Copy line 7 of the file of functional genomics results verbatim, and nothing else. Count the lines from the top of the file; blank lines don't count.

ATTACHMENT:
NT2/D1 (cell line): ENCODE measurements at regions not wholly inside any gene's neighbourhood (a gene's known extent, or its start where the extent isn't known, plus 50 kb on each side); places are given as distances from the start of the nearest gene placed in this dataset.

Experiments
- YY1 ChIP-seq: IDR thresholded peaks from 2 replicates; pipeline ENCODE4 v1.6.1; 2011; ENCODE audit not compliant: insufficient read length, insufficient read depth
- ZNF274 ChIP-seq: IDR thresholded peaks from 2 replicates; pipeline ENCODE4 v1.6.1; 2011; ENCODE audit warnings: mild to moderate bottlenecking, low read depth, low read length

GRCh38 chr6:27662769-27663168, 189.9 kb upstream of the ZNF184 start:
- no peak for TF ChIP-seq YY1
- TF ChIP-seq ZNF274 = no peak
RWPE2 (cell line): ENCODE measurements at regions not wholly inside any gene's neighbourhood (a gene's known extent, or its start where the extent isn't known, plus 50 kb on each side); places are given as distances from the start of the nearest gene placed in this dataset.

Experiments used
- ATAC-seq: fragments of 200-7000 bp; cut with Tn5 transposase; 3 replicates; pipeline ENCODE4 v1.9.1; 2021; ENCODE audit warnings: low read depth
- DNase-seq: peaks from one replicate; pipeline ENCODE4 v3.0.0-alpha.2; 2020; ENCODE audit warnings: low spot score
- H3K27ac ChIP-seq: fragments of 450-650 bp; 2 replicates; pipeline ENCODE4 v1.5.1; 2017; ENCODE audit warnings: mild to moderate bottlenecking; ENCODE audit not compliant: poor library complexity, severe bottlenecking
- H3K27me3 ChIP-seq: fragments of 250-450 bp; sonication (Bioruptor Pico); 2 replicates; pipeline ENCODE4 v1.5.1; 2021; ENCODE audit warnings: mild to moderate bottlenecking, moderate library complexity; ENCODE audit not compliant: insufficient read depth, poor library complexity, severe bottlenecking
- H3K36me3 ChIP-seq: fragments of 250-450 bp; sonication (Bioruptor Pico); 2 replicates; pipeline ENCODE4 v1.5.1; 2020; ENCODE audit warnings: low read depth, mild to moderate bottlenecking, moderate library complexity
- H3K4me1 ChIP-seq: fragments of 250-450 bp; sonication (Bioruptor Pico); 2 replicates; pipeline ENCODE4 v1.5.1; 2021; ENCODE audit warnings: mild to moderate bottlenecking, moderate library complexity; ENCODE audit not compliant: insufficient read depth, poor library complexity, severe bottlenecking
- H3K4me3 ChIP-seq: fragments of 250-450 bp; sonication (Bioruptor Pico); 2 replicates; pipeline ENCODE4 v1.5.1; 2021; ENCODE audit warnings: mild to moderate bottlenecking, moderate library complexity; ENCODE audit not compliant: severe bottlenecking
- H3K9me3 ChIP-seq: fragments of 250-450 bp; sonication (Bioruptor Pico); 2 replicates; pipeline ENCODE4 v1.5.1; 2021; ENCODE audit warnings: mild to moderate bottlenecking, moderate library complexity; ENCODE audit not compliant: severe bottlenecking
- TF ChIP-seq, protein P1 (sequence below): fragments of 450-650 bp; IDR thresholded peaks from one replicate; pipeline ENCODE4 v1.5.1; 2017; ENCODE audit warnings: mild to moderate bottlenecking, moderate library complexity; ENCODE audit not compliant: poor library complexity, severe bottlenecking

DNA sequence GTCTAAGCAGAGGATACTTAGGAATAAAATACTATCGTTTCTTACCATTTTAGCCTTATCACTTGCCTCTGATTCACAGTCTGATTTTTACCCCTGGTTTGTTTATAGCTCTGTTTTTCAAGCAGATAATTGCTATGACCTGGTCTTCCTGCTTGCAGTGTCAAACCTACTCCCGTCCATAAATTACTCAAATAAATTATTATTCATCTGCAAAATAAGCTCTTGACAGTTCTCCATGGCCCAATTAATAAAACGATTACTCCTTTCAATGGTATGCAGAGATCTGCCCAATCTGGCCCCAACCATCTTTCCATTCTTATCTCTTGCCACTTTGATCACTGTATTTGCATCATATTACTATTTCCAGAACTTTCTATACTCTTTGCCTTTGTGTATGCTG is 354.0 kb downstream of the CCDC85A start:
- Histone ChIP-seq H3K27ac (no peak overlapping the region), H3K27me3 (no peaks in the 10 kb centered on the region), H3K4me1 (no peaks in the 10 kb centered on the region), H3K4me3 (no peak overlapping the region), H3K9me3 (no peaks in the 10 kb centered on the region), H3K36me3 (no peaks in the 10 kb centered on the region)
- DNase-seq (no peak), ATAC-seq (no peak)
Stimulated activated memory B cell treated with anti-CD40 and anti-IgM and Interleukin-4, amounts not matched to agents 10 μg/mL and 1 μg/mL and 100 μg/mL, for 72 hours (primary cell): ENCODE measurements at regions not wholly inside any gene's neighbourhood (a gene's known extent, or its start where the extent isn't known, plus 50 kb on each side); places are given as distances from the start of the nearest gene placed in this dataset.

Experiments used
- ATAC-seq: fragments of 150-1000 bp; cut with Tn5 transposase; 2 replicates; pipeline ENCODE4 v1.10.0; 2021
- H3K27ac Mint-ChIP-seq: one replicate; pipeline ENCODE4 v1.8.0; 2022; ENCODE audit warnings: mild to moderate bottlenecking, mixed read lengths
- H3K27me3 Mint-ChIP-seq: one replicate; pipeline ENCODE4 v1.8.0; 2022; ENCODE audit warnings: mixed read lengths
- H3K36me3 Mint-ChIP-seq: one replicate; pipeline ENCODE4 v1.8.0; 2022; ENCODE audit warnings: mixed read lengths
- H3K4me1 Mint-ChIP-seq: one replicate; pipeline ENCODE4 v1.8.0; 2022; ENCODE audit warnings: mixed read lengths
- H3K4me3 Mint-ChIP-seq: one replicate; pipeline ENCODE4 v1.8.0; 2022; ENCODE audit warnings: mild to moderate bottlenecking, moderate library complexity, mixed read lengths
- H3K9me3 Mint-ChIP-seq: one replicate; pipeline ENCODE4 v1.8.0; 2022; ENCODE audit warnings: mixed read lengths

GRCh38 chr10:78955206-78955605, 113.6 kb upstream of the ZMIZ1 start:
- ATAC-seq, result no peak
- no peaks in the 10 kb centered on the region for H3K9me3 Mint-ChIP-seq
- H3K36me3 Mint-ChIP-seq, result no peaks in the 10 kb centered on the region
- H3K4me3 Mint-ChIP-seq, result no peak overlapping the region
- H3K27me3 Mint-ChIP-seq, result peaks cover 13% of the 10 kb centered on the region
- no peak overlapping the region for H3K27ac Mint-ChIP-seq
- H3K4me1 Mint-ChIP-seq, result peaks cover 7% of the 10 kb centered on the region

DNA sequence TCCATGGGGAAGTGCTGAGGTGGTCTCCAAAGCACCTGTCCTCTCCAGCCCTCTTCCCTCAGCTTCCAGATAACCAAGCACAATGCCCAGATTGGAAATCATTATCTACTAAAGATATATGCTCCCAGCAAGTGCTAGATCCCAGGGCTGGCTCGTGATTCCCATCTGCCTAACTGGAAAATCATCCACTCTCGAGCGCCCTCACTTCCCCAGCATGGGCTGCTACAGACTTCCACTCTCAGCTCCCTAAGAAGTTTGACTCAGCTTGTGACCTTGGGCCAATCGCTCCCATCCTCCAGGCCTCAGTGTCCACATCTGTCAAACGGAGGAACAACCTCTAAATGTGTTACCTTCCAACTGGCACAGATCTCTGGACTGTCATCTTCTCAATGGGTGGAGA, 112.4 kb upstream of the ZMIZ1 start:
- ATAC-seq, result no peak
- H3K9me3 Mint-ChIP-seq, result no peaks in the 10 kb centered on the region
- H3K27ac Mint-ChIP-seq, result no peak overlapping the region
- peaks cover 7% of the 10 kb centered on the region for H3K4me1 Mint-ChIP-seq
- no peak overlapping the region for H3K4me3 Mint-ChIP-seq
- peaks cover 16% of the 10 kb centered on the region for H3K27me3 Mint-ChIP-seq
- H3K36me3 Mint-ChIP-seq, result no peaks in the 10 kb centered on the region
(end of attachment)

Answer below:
- TF ChIP-seq ZNF274 = no peak